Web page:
That proposal was met later in the meeting with some resistance and was tabled.

One reason Floyd feels the DCDC move would benefit the city is that economic development is on its way and that the original purpose of that entity was obsolete with the completion of the Grand Parkway in Dayton.

“I do feel that DCDC was an asset to the City of Dayton! More so prior to the Grand Parkway opening. However, we are in a great location and have opportunities that many cities would be envious of,” he said.

That economic development Floyd believes can be welcomed with tax incentives and other areas to attract the type of business that would best benefit the city, bringing in what he considers are actual living wage jobs.

Following that, Floyd points to the developments making their way to the community, with improved amenities and more revenue.

According to his numbers, there are currently 22 residential subdivisions either under construction or in the development process, coming in at over 6,000 new rooftops bringing in new money to the city through property taxes and sales tax revenue.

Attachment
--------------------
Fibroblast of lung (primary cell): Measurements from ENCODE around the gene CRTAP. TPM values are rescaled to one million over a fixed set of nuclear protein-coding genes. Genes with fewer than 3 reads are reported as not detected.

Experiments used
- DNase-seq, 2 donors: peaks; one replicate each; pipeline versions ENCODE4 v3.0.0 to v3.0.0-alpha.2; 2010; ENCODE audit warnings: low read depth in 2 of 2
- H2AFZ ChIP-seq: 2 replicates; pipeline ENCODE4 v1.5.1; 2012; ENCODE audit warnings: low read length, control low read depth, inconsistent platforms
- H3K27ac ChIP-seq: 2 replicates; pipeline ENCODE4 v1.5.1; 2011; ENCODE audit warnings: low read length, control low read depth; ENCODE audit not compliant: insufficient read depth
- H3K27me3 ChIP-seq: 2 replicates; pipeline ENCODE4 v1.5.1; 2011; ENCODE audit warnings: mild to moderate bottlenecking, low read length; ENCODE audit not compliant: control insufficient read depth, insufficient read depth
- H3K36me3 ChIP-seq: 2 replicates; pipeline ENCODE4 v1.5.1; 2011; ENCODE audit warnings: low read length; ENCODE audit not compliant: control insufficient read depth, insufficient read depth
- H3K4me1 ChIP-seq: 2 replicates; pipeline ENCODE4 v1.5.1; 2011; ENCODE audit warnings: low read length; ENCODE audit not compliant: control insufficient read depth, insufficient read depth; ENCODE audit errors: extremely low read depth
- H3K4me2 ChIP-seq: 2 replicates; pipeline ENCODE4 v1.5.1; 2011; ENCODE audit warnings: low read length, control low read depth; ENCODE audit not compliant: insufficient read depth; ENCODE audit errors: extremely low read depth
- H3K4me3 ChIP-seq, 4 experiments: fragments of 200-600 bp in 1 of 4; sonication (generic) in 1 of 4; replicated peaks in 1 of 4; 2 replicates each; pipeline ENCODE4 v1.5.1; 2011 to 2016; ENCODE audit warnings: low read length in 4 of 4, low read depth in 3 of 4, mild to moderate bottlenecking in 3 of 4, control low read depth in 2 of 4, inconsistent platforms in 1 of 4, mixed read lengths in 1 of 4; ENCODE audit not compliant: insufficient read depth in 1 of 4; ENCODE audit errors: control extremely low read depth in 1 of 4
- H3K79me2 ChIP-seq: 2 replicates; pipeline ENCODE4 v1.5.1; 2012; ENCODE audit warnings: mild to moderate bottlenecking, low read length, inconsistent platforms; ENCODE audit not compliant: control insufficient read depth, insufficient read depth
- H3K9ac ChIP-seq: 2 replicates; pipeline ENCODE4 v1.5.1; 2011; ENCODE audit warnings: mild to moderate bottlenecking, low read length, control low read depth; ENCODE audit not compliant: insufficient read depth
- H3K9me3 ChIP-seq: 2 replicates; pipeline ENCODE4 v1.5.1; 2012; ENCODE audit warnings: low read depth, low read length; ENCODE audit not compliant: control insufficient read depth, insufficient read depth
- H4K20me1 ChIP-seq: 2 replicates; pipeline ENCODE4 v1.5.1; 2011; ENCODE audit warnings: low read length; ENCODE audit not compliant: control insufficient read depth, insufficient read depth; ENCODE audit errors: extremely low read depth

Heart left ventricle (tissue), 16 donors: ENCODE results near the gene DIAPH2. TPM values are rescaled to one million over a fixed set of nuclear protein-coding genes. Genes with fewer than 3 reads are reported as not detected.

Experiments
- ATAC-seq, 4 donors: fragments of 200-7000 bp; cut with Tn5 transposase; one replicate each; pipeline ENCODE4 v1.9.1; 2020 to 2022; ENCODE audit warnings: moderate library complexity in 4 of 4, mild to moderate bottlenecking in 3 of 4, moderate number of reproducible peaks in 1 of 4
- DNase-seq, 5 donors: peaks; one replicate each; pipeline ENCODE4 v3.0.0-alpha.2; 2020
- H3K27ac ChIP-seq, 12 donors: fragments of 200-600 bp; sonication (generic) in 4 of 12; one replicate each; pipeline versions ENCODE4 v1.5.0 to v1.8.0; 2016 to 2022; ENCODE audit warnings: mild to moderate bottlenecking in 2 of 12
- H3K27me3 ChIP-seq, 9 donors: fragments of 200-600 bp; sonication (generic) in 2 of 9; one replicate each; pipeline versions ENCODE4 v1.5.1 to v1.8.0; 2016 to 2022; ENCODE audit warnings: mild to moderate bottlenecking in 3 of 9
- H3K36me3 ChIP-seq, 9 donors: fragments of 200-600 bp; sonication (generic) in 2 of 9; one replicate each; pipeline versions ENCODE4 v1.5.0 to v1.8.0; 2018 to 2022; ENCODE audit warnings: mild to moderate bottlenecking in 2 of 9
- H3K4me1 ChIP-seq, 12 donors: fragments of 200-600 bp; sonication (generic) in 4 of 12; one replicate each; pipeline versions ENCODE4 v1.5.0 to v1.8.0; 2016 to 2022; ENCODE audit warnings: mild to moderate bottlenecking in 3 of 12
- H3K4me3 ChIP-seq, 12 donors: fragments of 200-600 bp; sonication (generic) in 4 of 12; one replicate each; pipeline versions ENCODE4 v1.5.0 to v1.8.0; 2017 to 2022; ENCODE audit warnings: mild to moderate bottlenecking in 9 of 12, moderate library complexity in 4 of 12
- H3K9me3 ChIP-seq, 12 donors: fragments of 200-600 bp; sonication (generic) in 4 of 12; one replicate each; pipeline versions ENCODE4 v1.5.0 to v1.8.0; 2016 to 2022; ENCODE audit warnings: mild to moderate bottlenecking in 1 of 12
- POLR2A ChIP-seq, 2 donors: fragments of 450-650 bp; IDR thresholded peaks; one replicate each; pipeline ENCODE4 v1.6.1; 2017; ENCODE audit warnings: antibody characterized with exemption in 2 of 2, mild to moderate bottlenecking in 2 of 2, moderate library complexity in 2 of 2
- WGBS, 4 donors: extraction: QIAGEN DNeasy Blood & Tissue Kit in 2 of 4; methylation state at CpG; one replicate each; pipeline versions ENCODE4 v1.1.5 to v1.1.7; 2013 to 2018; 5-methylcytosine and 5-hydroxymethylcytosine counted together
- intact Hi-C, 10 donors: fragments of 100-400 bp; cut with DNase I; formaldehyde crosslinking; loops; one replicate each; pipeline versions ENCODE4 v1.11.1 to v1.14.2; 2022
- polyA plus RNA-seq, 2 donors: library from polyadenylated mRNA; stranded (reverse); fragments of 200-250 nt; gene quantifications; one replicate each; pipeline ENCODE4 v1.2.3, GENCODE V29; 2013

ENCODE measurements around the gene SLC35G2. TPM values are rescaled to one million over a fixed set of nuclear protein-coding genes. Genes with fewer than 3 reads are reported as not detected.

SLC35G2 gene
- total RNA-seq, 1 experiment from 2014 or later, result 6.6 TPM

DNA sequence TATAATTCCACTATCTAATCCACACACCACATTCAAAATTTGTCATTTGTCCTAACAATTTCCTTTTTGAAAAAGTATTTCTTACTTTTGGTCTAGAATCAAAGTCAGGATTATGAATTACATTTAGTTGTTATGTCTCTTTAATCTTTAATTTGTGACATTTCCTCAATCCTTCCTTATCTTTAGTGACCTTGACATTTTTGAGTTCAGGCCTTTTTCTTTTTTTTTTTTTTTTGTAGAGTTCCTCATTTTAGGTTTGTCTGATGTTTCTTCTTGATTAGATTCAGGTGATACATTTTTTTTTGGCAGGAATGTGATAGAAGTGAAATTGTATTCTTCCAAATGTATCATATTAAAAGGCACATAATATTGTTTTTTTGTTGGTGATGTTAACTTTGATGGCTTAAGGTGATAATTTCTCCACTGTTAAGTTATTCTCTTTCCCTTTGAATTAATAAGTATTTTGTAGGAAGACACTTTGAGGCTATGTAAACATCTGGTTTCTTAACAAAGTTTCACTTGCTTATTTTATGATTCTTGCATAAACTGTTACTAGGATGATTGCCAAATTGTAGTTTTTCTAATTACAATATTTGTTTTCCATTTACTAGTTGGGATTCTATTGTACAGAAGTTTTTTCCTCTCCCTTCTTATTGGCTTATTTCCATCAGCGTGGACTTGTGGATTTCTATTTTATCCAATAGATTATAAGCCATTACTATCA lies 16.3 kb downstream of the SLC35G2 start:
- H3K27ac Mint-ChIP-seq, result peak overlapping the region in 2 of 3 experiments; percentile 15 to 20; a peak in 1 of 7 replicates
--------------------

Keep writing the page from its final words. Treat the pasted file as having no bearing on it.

Finally, he points to the team assembled at city hall and the work they are doing to find answers, from Finance Director Calyn Wesson and her work on the budget issues to Chief Derek Woods and his work at the police department, among others. 

“You have a top five in state police chief, finance director, and utility billing manager that are here to help me, and I appreciate each one of them,” said Floyd.

Floyd hopes that by being transparent and forthcoming with council and the community, everyone will find a way to work together. 

He concluded he had accepted the task before him and that while Dayton’s issues were caused by past mismanagement, he truly feels that this council and administration can move in the right direction by working together.

“I ask that we work together for the betterment of Dayton. We cannot continue to do the same things and expect different results. I want a Dayton we’re proud to call home,” concluded Floyd.